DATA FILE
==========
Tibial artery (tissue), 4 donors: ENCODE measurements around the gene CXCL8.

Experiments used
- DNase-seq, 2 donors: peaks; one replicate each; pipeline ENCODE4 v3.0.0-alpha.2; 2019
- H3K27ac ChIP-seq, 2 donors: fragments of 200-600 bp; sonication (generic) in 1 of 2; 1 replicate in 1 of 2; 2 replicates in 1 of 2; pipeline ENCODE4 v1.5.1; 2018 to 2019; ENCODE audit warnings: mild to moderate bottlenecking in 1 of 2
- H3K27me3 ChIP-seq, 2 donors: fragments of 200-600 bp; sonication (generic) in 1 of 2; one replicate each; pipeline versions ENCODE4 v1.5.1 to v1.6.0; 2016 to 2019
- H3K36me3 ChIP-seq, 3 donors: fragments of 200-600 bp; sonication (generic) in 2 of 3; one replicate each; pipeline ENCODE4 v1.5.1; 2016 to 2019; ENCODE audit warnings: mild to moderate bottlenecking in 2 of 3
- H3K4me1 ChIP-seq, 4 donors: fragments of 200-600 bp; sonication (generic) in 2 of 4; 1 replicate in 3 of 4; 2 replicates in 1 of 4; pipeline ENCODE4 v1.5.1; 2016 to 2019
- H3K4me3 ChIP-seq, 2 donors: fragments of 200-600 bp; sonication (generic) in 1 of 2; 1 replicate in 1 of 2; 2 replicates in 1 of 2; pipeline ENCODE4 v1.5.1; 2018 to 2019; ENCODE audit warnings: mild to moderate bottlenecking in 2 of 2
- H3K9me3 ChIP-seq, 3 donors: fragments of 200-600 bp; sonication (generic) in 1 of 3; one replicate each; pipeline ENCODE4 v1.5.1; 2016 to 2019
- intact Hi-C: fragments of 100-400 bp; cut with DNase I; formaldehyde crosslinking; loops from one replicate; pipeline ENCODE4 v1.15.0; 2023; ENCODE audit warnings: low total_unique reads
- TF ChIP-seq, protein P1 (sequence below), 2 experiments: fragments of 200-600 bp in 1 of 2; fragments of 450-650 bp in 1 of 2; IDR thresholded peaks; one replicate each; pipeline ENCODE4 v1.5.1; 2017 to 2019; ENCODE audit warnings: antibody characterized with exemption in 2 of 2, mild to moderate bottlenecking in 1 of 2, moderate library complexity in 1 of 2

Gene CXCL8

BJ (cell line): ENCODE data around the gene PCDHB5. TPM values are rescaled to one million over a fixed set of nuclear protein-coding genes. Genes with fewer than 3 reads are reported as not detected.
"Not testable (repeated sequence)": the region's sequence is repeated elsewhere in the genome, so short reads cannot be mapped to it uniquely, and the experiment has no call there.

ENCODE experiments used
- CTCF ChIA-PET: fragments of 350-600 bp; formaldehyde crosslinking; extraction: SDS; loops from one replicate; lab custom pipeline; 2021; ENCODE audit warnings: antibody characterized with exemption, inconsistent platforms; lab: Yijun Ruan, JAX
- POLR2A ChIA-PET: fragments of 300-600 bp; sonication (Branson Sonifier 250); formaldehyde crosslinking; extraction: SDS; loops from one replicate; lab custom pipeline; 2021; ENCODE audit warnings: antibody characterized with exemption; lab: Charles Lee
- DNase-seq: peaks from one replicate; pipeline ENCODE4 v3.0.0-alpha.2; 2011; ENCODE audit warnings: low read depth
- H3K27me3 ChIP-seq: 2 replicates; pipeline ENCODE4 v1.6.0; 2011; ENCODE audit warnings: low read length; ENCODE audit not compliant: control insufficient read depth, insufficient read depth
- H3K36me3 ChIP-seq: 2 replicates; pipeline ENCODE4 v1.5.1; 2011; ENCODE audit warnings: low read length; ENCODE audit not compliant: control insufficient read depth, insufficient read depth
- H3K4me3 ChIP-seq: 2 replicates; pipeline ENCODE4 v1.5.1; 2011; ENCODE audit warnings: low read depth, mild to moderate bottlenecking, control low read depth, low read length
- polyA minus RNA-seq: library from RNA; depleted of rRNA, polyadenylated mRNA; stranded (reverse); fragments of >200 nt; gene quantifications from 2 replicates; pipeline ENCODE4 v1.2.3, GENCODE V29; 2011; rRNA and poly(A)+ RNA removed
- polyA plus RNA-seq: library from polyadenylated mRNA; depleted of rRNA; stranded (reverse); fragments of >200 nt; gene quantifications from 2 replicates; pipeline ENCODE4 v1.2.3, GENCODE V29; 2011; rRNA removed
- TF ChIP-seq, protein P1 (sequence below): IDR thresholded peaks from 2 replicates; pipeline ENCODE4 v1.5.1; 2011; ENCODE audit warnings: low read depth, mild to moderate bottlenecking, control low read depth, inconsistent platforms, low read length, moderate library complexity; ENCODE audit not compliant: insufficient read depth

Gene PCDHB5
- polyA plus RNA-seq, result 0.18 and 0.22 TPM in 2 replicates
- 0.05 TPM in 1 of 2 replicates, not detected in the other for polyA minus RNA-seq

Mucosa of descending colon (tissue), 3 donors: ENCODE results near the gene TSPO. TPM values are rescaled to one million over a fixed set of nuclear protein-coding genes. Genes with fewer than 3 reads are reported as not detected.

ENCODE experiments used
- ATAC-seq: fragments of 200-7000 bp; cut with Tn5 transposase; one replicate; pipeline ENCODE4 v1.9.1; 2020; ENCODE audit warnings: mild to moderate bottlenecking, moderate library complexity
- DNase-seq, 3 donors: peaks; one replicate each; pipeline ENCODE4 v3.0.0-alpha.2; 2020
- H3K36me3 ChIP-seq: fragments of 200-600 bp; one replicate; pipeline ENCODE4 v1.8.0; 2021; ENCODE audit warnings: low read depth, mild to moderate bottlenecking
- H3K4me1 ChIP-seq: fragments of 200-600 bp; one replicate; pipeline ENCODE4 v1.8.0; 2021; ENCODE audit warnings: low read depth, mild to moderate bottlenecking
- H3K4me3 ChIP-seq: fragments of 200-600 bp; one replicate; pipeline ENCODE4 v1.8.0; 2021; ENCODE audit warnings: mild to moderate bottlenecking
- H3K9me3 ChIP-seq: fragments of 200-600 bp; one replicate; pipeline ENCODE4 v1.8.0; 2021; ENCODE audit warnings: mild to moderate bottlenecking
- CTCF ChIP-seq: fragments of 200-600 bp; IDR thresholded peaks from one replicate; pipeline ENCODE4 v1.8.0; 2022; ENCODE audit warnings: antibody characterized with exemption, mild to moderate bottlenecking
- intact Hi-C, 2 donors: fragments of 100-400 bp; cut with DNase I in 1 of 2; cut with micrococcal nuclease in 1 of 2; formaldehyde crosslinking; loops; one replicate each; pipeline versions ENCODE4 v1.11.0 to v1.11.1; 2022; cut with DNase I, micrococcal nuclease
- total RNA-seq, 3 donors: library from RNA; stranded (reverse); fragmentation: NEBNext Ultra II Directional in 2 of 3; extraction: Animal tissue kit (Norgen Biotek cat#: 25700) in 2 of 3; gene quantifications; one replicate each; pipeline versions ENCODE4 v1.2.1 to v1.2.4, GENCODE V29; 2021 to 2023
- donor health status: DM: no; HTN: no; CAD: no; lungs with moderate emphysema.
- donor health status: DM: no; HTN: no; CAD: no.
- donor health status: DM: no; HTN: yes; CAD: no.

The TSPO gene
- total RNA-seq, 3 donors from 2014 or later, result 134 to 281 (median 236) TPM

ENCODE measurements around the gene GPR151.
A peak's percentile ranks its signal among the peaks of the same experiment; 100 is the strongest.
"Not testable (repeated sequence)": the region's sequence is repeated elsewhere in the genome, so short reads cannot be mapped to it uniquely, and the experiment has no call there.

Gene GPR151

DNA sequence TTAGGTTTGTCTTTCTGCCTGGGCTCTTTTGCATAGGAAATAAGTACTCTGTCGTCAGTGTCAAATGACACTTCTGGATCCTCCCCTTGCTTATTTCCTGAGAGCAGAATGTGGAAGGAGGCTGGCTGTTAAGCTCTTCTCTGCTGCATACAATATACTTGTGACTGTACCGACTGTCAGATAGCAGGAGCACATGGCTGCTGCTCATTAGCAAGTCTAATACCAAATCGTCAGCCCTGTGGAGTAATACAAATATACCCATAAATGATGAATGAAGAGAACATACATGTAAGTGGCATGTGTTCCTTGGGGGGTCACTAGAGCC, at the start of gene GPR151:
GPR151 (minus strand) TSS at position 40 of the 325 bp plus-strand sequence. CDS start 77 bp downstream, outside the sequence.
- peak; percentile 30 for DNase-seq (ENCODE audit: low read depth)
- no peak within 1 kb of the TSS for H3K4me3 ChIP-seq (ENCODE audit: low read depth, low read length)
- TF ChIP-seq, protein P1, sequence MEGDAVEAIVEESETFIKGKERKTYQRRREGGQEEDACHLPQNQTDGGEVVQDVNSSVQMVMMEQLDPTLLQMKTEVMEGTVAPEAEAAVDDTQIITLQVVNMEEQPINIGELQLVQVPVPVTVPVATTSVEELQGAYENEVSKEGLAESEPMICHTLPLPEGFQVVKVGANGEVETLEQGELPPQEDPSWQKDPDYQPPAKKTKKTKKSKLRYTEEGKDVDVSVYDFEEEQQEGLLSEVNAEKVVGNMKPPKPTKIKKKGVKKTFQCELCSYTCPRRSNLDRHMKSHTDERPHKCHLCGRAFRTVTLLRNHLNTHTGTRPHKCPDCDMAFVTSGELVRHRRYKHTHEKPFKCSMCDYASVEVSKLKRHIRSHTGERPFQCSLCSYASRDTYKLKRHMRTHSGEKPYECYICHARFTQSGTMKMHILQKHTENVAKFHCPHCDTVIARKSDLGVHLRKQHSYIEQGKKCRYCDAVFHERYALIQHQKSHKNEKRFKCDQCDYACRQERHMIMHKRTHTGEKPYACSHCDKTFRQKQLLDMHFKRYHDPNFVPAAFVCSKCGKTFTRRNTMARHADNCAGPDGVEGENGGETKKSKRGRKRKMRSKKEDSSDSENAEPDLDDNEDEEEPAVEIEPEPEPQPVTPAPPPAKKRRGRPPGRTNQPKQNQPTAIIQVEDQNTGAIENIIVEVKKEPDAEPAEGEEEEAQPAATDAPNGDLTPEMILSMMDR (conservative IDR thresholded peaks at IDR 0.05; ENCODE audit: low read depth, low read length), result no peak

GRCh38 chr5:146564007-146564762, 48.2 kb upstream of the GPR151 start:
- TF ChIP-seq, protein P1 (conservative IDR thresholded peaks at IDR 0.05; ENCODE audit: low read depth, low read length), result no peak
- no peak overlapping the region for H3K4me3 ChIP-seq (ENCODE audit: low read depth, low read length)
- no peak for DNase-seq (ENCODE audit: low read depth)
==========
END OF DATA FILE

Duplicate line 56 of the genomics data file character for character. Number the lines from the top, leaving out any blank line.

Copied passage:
- no peak for DNase-seq (ENCODE audit: low read depth)